As we move from the toes to the foreleg, the carpal bones form the pastern joint (wrist). The pastern joint is a compound joint formed by articulating the seven carpal bones (stacked in two rows), with the radius and ulna bones of the foreleg on the upper side of the pastern and the metacarpal bones on the lower side. These seven bones form a compound joint that allows for great mobility and has a significant shock-absorbing capacity. This joint allows for the slope of the pastern and provides cushioning for the striking foot. The short bones of the carpus serve to diffuse concussion in the limbs as the bones experience pounding force when a dog runs or lands from a jump. (See Figure 2.) The tarsus, or hock joint on the rear legs, is similar to the pastern on the forelegs as it consists of seven bones arranged in two rows (three on top to articulate with the fibula and tibia bones and four distal that articulate with the metatarsals of the rear foot).
Foot conformation is directly related to the task the breed was developed to accomplish. A Cat Foot is compact, small, and round in shape. It is built for stability, endurance, and bearing great weight. The compact foot is easily picked up during forward movement, allowing a dog to conserve energy. The cat foot works well for dogs that have to move over uneven ground. (See Figure 3.) not surprisingly, it is found on most large Working breeds like the Doberman Pinscher and the Newfoundland.
The Hare Foot has two elongated middle toes and is formed for speed, quick direction changes, and fast movement from a standstill. The longer hare foot gives the foot a better grip on the ground when running straight ahead. (See figure 4.) Dog breeds with hare feet include the Whippet and the Greyhound.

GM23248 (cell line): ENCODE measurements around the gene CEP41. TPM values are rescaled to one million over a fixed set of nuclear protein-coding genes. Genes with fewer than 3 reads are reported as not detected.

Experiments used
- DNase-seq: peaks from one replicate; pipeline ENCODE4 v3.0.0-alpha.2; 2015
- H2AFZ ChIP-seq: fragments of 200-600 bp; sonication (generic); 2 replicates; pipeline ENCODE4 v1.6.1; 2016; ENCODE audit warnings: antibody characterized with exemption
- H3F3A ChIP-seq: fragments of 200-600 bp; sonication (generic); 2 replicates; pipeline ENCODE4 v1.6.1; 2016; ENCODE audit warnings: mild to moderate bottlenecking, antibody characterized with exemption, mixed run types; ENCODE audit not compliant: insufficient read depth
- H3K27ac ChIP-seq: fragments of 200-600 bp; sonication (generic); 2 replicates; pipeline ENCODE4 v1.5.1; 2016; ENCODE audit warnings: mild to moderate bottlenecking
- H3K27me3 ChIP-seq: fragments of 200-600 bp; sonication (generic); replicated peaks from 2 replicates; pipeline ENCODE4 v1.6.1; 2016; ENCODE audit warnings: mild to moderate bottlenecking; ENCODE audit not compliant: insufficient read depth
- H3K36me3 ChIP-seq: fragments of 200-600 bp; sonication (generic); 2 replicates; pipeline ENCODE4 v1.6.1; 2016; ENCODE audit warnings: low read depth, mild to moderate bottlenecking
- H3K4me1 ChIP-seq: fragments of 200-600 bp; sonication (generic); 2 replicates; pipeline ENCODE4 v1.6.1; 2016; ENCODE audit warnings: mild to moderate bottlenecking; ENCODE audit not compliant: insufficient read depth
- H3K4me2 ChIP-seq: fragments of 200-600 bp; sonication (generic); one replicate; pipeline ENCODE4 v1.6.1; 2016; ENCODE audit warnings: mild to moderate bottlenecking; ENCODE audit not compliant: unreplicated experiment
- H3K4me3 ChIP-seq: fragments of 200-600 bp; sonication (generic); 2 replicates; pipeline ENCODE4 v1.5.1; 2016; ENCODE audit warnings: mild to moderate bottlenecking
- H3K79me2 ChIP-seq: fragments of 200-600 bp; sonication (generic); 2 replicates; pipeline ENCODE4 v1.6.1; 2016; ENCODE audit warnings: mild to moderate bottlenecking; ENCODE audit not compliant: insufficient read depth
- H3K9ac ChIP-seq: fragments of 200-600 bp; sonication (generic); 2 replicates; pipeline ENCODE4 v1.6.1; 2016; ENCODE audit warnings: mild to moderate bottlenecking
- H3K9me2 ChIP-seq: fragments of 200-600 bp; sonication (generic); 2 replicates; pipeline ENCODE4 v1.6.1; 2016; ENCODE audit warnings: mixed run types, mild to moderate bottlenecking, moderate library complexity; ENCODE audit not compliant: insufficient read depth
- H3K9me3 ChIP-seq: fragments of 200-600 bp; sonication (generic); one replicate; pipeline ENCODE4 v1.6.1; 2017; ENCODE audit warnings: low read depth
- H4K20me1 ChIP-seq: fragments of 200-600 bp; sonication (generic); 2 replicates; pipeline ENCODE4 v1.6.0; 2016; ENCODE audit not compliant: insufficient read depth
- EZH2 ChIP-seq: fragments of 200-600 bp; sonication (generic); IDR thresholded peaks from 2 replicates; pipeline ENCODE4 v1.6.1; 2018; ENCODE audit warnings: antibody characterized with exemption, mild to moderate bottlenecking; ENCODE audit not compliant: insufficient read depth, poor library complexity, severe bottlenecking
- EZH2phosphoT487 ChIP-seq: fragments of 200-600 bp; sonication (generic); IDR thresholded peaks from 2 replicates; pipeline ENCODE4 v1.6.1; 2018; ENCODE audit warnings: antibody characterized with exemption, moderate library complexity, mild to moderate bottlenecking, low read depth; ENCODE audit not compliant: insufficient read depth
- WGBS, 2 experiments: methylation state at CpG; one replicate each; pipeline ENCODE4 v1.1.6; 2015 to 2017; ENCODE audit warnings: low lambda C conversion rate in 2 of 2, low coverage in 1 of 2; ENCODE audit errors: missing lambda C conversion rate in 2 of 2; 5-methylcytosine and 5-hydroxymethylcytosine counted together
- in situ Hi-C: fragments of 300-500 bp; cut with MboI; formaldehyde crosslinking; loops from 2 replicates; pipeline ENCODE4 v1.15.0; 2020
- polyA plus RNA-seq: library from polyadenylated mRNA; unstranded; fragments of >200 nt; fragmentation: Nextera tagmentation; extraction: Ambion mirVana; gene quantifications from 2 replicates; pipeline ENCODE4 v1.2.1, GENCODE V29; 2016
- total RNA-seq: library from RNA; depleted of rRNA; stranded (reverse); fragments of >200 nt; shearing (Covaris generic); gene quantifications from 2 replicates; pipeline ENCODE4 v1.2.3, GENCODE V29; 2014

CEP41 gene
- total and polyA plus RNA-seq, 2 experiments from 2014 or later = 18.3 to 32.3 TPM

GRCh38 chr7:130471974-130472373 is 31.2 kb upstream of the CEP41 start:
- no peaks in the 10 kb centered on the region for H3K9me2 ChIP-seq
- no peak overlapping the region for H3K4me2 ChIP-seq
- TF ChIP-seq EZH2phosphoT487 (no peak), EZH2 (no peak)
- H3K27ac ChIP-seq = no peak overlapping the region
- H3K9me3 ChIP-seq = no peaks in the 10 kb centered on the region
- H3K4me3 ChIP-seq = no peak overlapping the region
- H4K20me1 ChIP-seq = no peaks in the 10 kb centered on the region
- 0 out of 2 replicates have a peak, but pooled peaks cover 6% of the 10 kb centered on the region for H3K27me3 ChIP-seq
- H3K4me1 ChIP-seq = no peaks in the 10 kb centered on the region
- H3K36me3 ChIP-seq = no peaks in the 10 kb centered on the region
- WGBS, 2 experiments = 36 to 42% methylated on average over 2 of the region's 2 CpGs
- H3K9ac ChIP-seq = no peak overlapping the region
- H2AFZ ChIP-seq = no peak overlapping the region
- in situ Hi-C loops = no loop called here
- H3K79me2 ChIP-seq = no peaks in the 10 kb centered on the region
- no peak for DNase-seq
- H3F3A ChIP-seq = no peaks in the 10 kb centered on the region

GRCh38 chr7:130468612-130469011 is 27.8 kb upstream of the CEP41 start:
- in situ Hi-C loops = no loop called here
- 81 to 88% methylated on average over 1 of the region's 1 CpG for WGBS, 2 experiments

Dogs with oval feet have slightly longer middle toes (shorter than the hare foot and longer than the cat foot) and are for the dog that must be able to endure but also needs the added speed and jumping ability associated with the hare foot. (See Figure 5.) the oval foot is found in breeds as diverse as the Pembroke Welsh Corgi, Basenji, Pointer, Chinook, and Toy Fox Terrier.
Dogs with webbed feet increase the surface area of the foot while providing better movement through water, mud or snow. In breeds such as the Chesapeake Bay Retriever and the Otterhound, the Portuguese Water Dog and the Newfoundland, the webbed foot also serves somewhat as a paddle when swimming. A few breeds even call for “snowshoe” feet to help the dog traverse more easily on snow and ice. The Alaskan Malamute and the Tibetan Terrier ask for snowshoe feet.
Two types of feet considered faulty are flat and splayed feet. The flat foot is usually accompanied by a dog “down in pastern” due to a laxity of the foot’s tendons and carpal joint. (See Figure 6.) A splayed foot is weak, and the toes are spread apart, especially when in motion. (See Figure 7.)
Foot shape can be affected by heredity, lack of exercise during critical periods of development, and improper ground surface during periods of growth. As a breeder, one must always know not only the virtues of the dog we wish to breed, but most importantly, we must also know their faults. We must breed for the whole dog, trying to find a mate that excels where our dog may be faulty, hoping to correct the faulty parts in the next generation. Again, we must look at the dog as a whole. We must know the traits essential to breed type and understand where we can “give” a little without losing breed character.
The feet of any breed serve as the foundation upon which the entire dog is “built.” Just as a contractor would never try to construct a building upon a faulty foundation, we should pay attention to the correct foot for our breed. A faulty foundation will eventually fail; if it does, the entire building is in danger of collapse. As breeders, we should pay close attention to breeding for the correct foot for our breed, as this is the foundation upon which our breeds stand.
(courtesy Showsight Magazine)